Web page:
Elephants touching each other gently

If only we could follow Emmaunel Levinas’ belief in the extraordinary everydayness of my responsibility for other people, then maybe we could all be loved equally and no one would be left behind in an ethical sense. We would ceaselessly sacrifice our own emotional needs for the other and maybe the best, and, the worst of relationships, survive because of this dynamic.

Of course, that rarely happens and we all struggle in our relationships, whether that be between man and woman, woman and woman, man and man, friend and friend, parent and child. My experience as a therapist tells me that struggle is founded on, not a disparity in the scales of vulnerability, but when high levels of vulnerability are equally weighted between a couple. This high level of vulnerability leads to a cycle of hurt, blame, defensiveness, the need for control and the inability to look after the other.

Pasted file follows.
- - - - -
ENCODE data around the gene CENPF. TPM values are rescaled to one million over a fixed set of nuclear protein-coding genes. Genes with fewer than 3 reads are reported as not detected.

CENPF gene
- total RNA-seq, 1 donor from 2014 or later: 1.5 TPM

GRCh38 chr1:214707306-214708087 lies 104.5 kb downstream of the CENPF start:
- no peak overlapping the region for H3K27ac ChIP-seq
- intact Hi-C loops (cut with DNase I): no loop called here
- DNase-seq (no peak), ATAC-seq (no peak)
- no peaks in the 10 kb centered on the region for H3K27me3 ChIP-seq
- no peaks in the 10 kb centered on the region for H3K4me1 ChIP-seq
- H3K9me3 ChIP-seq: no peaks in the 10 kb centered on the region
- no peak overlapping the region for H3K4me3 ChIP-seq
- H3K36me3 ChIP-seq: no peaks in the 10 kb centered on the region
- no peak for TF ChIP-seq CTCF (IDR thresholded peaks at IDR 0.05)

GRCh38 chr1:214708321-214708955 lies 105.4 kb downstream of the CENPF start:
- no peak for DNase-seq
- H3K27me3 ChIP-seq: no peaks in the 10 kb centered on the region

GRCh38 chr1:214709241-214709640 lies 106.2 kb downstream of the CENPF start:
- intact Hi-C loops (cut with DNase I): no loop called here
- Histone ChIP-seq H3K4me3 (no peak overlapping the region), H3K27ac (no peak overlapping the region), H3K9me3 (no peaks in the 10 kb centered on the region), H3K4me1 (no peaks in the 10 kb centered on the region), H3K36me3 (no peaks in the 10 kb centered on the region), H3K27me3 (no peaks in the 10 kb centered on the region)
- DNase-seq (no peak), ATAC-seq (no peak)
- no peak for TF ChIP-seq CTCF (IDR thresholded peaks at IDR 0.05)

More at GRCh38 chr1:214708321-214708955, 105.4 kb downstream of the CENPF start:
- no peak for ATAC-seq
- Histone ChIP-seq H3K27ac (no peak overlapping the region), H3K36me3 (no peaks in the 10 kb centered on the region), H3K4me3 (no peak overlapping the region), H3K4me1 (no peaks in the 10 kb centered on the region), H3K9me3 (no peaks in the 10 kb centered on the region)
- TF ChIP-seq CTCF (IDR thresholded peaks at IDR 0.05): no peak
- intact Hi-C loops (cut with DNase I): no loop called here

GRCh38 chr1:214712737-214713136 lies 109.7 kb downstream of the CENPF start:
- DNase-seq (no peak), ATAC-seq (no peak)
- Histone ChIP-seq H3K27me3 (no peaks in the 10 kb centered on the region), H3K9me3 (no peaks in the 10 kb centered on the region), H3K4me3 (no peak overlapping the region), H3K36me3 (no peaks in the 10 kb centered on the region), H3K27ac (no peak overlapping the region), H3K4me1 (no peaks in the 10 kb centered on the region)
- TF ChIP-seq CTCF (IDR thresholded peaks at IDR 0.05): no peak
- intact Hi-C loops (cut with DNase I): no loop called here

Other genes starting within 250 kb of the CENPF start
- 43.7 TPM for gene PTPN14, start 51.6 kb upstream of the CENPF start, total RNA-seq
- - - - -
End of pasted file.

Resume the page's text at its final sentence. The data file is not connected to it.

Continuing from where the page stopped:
I rarely work directly with couples as it requires a specific form of training, except for on some occasions when a partner of my client attends for a few sessions. So my focus with my individual clients is to help them see that the only way out of the above dynamic is for each person, outside of their current relationship, to understand his/her own specific areas of vulnerability. To see if this can be tolerated or lessened, to be able to explain and show this vulnerability to their partner, and then finally to determine whether they can ever feel as if they will be looked after in their relationship and whether they can also look after their partner.

Group Of People Talking

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